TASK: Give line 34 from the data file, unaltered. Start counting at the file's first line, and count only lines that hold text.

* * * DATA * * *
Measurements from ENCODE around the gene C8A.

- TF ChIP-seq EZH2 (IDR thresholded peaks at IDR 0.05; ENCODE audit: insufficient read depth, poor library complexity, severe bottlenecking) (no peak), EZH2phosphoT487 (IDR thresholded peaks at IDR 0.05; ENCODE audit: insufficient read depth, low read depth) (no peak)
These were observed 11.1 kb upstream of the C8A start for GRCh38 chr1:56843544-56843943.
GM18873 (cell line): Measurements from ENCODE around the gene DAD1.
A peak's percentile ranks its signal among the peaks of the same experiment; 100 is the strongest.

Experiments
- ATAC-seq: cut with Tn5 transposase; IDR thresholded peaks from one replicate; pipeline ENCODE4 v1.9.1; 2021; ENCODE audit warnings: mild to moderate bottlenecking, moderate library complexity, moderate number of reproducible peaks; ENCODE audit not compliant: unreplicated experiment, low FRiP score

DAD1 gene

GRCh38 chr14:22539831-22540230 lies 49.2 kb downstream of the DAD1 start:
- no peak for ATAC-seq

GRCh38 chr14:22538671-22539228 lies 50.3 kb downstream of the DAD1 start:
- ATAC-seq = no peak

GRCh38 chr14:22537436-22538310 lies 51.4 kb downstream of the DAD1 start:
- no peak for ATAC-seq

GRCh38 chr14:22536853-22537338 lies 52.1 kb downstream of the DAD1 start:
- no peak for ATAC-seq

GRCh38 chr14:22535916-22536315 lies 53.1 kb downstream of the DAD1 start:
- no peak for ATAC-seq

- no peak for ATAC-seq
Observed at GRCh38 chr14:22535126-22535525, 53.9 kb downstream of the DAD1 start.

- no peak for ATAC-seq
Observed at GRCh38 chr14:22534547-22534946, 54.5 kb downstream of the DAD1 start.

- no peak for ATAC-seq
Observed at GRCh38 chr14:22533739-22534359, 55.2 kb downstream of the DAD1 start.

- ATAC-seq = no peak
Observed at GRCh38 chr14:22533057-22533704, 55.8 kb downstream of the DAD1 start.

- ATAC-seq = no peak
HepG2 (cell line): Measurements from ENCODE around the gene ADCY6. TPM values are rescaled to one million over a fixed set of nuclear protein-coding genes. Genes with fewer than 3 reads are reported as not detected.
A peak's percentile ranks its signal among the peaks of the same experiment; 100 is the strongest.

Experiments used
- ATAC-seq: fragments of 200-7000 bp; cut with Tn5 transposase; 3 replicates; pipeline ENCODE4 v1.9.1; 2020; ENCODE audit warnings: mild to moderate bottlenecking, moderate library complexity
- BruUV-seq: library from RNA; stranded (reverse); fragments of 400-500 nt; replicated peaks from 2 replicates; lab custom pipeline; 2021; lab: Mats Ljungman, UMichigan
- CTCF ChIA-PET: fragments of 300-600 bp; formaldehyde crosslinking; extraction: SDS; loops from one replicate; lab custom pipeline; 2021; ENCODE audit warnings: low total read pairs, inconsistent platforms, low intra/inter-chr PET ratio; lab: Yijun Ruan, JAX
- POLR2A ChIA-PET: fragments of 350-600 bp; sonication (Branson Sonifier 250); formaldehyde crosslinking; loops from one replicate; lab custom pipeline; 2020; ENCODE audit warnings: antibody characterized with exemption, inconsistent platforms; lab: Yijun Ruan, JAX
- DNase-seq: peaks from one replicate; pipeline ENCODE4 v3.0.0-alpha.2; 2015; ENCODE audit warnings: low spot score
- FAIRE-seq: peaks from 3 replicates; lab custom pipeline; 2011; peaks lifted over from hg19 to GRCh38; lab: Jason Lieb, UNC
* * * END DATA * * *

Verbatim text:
- POLR2A ChIA-PET: fragments of 350-600 bp; sonication (Branson Sonifier 250); formaldehyde crosslinking; loops from one replicate; lab custom pipeline; 2020; ENCODE audit warnings: antibody characterized with exemption, inconsistent platforms; lab: Yijun Ruan, JAX